Recently I blew a fuse and threw out my 80lbs Onkyo receiver together with the entire THX surround sound system. Okay, I did not literally throw that stuff out the window but instead sold it all for two-point-something grand. What had happened?
There were several reasons:
- I wanted to reorganize my apartment and the rear speakers were in the way.
- I don’t need surround sound; a good stereo image is much higher on my list. Really, surround sound sucks you into what’s happening on screen? Try a good story.
- I wanted to reduce my footprint, including power consumption. That Onkyo receiver was crazy power-hungry. Even when idle, you’d almost burn your fingers if you touched it. The next thing to go is the Samsung 52” plasma TV. That thing also doubles as a heater. I measured its consumption and when the image is bright, it eats well over 500 Watts. Think about that for a second. There’s no way you can power that with a treadmill. You’d need a horse to generate that kind of power. You’d also have to build a contraption that couples the horse with an electric generator.
- Apple TV is horrible for throwing a party. No sound is just as bad. It’s the music playing (or not) that makes all the difference and determines if the party still is in full swing at 2 am or you already have the cleaning lights on at half past midnight. At every party there will always be people who want to play something from their smart phones. That’s fine, but under no circumstances do I want to interrupt the music. So I wanted to have multiple inputs for that kind of devices, which can be faded in and out simultaneously.
I threw out my fancy surround sound system for this setup1:
I am now using a Behringer XENYX X1222USB mixer together with a pair of ADAM A7. They are amazing active speakers. I already had them but wasn’t using them often enough recently. Unfortunately, you can’t get them anymore, but above you can see the successor.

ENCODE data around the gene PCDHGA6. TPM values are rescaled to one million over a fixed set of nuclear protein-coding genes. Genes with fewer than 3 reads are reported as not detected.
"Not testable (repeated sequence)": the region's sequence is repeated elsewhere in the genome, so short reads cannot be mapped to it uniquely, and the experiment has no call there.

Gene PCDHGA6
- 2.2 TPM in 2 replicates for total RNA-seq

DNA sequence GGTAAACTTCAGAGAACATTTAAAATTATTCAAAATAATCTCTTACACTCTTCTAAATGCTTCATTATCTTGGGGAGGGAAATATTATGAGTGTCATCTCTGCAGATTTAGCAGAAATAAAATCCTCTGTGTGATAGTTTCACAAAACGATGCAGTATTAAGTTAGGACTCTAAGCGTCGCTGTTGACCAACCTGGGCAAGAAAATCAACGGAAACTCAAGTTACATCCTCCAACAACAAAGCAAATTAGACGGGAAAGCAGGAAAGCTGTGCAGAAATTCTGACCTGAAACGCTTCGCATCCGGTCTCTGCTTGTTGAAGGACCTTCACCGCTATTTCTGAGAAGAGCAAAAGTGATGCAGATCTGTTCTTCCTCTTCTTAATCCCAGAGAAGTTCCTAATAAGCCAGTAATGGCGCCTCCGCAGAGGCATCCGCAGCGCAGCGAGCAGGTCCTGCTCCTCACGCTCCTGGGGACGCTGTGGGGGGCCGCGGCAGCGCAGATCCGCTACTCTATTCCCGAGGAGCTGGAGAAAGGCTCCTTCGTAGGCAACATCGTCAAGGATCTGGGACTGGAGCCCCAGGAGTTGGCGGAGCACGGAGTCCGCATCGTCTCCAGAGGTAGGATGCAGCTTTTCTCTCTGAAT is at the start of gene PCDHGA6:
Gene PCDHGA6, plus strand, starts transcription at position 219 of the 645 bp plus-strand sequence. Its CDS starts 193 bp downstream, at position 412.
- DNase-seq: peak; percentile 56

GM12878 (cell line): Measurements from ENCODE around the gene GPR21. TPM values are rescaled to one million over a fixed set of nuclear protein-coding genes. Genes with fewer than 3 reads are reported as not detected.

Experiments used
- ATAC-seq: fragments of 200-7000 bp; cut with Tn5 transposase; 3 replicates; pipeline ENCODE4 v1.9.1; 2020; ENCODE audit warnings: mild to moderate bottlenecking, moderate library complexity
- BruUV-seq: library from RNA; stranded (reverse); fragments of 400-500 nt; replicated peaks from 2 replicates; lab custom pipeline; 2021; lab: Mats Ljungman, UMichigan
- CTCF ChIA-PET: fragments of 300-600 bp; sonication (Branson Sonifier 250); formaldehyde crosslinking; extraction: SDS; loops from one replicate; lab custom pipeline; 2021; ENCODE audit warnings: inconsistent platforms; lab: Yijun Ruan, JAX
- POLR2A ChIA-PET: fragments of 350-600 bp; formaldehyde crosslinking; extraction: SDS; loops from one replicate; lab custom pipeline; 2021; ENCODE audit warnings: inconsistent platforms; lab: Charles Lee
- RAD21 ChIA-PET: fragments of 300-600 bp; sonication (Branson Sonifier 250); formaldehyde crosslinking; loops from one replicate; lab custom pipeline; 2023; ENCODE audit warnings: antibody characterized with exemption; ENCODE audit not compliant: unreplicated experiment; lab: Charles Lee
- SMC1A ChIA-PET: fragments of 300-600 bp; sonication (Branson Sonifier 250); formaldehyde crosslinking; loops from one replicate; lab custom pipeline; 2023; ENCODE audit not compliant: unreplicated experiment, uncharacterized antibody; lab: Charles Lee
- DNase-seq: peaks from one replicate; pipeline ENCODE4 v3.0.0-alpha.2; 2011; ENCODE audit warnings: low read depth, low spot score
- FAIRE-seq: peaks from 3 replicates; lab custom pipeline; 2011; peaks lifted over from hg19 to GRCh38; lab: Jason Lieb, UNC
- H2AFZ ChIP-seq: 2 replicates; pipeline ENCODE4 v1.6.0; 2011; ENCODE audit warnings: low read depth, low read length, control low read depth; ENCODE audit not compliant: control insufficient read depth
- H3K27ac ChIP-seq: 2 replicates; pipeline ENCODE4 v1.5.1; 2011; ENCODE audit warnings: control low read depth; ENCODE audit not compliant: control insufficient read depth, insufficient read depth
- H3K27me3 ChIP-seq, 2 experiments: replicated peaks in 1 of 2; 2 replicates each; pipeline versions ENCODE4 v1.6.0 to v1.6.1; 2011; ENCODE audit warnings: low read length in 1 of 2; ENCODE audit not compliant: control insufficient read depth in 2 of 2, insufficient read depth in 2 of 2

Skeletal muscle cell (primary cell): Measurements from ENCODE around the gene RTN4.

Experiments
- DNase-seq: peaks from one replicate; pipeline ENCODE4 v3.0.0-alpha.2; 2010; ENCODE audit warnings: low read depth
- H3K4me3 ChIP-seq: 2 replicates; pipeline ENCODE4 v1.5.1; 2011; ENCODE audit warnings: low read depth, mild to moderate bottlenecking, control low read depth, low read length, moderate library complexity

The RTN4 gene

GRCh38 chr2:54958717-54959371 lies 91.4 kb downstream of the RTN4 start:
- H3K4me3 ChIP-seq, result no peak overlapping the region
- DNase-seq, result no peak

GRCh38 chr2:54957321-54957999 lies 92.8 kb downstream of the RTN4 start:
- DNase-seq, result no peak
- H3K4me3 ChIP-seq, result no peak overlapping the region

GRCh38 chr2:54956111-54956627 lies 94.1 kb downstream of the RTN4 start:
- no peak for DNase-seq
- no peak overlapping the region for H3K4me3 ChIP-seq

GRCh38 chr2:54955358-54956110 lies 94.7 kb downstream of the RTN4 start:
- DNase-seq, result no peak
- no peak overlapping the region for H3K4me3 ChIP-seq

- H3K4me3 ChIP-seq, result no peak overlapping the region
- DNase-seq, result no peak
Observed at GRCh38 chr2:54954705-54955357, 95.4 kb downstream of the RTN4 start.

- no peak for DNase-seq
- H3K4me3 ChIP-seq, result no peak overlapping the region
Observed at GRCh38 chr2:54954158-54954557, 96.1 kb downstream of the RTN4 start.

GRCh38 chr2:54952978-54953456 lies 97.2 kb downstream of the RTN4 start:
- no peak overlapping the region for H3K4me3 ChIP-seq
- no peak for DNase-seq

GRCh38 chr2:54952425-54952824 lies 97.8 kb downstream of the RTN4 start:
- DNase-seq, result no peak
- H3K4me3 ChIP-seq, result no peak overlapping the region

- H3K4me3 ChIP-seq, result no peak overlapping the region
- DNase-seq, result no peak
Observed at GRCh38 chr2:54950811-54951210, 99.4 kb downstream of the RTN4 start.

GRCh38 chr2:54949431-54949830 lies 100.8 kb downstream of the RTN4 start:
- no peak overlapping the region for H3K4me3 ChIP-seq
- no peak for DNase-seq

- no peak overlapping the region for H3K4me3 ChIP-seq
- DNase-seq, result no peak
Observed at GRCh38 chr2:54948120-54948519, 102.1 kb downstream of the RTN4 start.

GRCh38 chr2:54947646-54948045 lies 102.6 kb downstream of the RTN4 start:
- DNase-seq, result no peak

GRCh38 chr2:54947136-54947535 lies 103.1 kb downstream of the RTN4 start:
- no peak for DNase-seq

The price quoted is per speaker, not per pair, and they are totally worth it. My setup is that the TV out and two 3.5mm jacks (for smart phone, tablet) are connected to stereo sources. Video sources are connected to the TV, so whatever signal is playing on the screen will play on the audio out of the TV.
I find that this setup works really well. It sounds better than the previous surround sound system, even though that surround sound system was much more expensive. And using it is a lot more fun. I really like being able to adjust real faders. Sure, 100mm faders would be nicer still, but the tactile feel and responsiveness of 60mm faders is already much better than what any remote control could ever offer. Granted, the mixer is near the couch and desk, so your mileage may vary when trying to replace a home audio system with the setup I describe here.
The mixer also has a built-in USB audio interface. I have listened to a lot of music over this interface in the last couple of weeks and I have no complaints. Sure, there are better interfaces on the market, but this sounds great in my setup already.
When it comes to headphones, I like the more power-hungry kind like the ones you can see in the photo above. They sound amazing when connected to a decent headphone amp but flat, boring, and not loud enough when directly connected to a smart phone or laptop due to the impedance of the headphones. Read more about that topic here. All this is to say that I really like what I hear when I connect the headphones to the Behringer mixer.
Okay, this is my current audio setup. It is also great for working from home, I can either use the headphones or crank up the speakers until my ears hurt while coding.
I have some ideas on how to use the mixer closer to its originally intended purpose, but more about that another time. As the central hub for audio playback, it is already doing a really good job.